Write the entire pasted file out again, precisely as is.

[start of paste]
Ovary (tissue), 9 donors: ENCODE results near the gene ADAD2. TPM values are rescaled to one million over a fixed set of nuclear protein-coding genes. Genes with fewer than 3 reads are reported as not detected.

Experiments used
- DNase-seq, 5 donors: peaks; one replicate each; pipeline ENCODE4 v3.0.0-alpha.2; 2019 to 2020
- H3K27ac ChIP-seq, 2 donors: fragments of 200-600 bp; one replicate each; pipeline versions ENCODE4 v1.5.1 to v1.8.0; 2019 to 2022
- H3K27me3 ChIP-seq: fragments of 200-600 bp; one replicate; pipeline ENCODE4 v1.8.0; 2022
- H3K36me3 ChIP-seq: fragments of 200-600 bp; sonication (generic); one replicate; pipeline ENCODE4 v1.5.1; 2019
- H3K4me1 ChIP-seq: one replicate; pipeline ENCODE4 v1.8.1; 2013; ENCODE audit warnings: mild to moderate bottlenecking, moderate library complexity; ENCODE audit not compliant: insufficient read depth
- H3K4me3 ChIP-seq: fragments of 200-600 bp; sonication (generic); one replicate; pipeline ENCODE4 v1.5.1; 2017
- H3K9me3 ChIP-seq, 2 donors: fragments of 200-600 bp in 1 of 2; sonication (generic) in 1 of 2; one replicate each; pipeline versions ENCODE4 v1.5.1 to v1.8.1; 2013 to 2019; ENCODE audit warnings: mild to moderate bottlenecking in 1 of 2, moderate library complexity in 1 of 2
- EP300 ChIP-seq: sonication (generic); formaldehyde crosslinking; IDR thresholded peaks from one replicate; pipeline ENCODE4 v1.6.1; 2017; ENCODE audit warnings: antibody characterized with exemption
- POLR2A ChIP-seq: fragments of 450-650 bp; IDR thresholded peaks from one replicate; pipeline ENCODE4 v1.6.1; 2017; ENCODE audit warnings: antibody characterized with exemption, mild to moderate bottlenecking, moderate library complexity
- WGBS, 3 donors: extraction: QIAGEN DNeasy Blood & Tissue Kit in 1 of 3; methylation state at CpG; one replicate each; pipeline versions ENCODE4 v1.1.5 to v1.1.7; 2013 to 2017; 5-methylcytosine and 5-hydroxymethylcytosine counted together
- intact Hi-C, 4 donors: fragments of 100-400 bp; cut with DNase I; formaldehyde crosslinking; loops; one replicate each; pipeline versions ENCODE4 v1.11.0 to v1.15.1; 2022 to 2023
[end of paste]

Ovary (tissue), 9 donors: ENCODE results near the gene ADAD2. TPM values are rescaled to one million over a fixed set of nuclear protein-coding genes. Genes with fewer than 3 reads are reported as not detected.

Experiments used
- DNase-seq, 5 donors: peaks; one replicate each; pipeline ENCODE4 v3.0.0-alpha.2; 2019 to 2020
- H3K27ac ChIP-seq, 2 donors: fragments of 200-600 bp; one replicate each; pipeline versions ENCODE4 v1.5.1 to v1.8.0; 2019 to 2022
- H3K27me3 ChIP-seq: fragments of 200-600 bp; one replicate; pipeline ENCODE4 v1.8.0; 2022
- H3K36me3 ChIP-seq: fragments of 200-600 bp; sonication (generic); one replicate; pipeline ENCODE4 v1.5.1; 2019
- H3K4me1 ChIP-seq: one replicate; pipeline ENCODE4 v1.8.1; 2013; ENCODE audit warnings: mild to moderate bottlenecking, moderate library complexity; ENCODE audit not compliant: insufficient read depth
- H3K4me3 ChIP-seq: fragments of 200-600 bp; sonication (generic); one replicate; pipeline ENCODE4 v1.5.1; 2017
- H3K9me3 ChIP-seq, 2 donors: fragments of 200-600 bp in 1 of 2; sonication (generic) in 1 of 2; one replicate each; pipeline versions ENCODE4 v1.5.1 to v1.8.1; 2013 to 2019; ENCODE audit warnings: mild to moderate bottlenecking in 1 of 2, moderate library complexity in 1 of 2
- EP300 ChIP-seq: sonication (generic); formaldehyde crosslinking; IDR thresholded peaks from one replicate; pipeline ENCODE4 v1.6.1; 2017; ENCODE audit warnings: antibody characterized with exemption
- POLR2A ChIP-seq: fragments of 450-650 bp; IDR thresholded peaks from one replicate; pipeline ENCODE4 v1.6.1; 2017; ENCODE audit warnings: antibody characterized with exemption, mild to moderate bottlenecking, moderate library complexity
- WGBS, 3 donors: extraction: QIAGEN DNeasy Blood & Tissue Kit in 1 of 3; methylation state at CpG; one replicate each; pipeline versions ENCODE4 v1.1.5 to v1.1.7; 2013 to 2017; 5-methylcytosine and 5-hydroxymethylcytosine counted together
- intact Hi-C, 4 donors: fragments of 100-400 bp; cut with DNase I; formaldehyde crosslinking; loops; one replicate each; pipeline versions ENCODE4 v1.11.0 to v1.15.1; 2022 to 2023